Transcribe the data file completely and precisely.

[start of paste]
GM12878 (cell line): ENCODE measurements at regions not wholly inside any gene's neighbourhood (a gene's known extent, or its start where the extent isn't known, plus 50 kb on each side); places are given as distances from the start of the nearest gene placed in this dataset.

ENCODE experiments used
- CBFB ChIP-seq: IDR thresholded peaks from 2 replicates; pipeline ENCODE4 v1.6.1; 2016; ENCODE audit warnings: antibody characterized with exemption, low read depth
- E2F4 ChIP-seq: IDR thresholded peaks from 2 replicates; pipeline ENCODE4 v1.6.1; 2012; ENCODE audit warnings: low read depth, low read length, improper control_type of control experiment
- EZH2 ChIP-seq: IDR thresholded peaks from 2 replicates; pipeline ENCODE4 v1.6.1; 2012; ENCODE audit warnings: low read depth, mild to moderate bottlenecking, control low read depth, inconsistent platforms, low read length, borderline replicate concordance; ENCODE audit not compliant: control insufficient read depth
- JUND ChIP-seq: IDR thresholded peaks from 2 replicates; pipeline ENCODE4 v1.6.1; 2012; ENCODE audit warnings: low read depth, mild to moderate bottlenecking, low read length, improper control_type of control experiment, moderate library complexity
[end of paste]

GM12878 (cell line): ENCODE measurements at regions not wholly inside any gene's neighbourhood (a gene's known extent, or its start where the extent isn't known, plus 50 kb on each side); places are given as distances from the start of the nearest gene placed in this dataset.

ENCODE experiments used
- CBFB ChIP-seq: IDR thresholded peaks from 2 replicates; pipeline ENCODE4 v1.6.1; 2016; ENCODE audit warnings: antibody characterized with exemption, low read depth
- E2F4 ChIP-seq: IDR thresholded peaks from 2 replicates; pipeline ENCODE4 v1.6.1; 2012; ENCODE audit warnings: low read depth, low read length, improper control_type of control experiment
- EZH2 ChIP-seq: IDR thresholded peaks from 2 replicates; pipeline ENCODE4 v1.6.1; 2012; ENCODE audit warnings: low read depth, mild to moderate bottlenecking, control low read depth, inconsistent platforms, low read length, borderline replicate concordance; ENCODE audit not compliant: control insufficient read depth
- JUND ChIP-seq: IDR thresholded peaks from 2 replicates; pipeline ENCODE4 v1.6.1; 2012; ENCODE audit warnings: low read depth, mild to moderate bottlenecking, low read length, improper control_type of control experiment, moderate library complexity